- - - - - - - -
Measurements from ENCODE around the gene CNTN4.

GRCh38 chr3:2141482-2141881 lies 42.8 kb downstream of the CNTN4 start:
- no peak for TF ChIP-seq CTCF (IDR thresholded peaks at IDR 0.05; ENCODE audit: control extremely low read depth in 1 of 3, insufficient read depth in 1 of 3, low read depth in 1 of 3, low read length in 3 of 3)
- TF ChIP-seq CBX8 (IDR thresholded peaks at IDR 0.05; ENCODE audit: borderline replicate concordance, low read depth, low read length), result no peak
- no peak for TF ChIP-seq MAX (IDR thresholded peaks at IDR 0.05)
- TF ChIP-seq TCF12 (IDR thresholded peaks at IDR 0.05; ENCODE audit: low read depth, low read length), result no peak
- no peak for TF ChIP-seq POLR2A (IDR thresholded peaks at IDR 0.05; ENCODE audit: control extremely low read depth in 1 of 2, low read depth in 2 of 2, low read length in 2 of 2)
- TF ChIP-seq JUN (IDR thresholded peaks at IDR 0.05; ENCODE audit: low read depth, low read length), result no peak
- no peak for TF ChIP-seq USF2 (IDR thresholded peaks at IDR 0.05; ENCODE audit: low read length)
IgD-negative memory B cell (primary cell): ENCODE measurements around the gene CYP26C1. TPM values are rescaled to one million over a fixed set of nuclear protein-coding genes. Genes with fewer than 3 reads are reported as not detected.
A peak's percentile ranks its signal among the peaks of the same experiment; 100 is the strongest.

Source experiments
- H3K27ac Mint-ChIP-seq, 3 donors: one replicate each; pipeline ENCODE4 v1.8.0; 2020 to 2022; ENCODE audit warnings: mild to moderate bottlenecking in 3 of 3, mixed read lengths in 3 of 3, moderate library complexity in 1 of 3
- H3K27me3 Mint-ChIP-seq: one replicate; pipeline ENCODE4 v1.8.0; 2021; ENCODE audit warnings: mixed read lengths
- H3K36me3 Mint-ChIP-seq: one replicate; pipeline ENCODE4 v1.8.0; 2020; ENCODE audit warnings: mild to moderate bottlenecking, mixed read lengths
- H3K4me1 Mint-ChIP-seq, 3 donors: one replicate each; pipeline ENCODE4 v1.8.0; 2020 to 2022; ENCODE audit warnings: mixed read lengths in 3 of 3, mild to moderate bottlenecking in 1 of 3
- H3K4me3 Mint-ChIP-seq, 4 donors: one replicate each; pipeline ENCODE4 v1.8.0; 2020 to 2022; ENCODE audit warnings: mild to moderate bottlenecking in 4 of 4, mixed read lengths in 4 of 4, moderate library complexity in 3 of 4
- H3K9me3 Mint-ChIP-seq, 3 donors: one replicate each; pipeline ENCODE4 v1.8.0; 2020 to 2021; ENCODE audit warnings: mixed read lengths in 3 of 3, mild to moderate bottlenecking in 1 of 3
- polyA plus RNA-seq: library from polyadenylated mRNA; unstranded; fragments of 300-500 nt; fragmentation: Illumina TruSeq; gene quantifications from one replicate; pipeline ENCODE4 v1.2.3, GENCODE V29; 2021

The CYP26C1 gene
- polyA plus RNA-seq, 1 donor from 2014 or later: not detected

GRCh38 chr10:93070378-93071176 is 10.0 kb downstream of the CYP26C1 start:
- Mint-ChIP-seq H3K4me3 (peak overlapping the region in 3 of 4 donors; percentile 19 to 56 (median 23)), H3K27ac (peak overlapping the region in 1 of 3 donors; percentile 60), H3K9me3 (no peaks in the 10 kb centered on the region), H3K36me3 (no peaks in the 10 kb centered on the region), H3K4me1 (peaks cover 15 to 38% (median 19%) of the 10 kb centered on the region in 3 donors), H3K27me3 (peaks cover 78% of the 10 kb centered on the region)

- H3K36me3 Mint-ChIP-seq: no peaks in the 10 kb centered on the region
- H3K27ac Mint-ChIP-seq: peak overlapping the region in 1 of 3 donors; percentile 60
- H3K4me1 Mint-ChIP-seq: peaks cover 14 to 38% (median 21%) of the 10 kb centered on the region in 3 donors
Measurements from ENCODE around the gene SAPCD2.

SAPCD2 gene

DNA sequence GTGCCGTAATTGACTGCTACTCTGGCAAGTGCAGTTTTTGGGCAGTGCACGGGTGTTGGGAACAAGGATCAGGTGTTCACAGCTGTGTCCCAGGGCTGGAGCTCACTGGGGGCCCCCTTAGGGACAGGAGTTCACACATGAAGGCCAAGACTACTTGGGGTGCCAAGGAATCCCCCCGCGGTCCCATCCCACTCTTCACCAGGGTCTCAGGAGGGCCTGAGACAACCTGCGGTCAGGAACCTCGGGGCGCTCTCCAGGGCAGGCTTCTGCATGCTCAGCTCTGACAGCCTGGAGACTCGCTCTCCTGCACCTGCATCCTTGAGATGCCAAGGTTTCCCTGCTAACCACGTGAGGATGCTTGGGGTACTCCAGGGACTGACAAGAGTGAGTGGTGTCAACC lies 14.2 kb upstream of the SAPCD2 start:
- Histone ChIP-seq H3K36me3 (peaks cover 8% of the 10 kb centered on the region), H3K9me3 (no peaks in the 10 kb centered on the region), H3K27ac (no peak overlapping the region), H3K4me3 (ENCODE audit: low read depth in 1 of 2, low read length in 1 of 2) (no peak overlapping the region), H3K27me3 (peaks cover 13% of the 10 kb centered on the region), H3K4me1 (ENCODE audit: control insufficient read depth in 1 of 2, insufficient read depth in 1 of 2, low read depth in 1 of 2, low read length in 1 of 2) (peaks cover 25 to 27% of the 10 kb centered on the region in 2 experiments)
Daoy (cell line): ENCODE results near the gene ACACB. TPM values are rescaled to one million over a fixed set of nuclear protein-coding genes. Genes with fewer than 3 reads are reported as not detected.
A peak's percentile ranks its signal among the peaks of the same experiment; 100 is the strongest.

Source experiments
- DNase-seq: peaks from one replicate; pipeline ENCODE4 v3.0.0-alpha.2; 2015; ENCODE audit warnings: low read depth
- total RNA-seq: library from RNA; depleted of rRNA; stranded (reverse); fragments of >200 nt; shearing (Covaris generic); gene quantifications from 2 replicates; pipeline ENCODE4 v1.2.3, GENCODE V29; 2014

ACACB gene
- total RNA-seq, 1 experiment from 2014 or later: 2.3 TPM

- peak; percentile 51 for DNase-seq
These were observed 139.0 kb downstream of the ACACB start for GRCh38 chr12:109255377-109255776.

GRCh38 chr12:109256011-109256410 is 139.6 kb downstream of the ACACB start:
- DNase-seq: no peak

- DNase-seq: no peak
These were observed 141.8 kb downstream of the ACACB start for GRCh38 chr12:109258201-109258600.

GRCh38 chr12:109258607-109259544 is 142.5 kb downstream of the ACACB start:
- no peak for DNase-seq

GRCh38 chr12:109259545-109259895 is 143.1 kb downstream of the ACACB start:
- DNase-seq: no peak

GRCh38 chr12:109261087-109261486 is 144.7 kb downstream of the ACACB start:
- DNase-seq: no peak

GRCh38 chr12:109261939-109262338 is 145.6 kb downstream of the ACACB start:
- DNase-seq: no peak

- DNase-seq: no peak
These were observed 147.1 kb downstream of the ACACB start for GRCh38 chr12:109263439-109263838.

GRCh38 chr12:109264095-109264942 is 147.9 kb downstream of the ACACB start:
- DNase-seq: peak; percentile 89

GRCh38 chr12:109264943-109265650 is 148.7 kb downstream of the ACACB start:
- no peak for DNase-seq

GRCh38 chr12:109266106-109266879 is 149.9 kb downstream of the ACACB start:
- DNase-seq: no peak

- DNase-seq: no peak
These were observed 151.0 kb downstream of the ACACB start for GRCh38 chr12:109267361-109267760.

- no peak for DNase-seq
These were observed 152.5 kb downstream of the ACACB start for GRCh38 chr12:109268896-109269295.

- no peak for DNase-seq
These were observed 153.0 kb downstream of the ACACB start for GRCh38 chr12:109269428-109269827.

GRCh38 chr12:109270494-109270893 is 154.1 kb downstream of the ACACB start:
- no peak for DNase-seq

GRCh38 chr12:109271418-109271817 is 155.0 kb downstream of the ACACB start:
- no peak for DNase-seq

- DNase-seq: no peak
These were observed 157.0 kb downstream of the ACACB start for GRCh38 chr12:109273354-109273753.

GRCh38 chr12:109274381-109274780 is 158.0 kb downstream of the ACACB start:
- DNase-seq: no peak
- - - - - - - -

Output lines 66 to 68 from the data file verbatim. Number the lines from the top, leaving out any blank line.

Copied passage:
GRCh38 chr12:109270494-109270893 is 154.1 kb downstream of the ACACB start:
- no peak for DNase-seq

GRCh38 chr12:109271418-109271817 is 155.0 kb downstream of the ACACB start: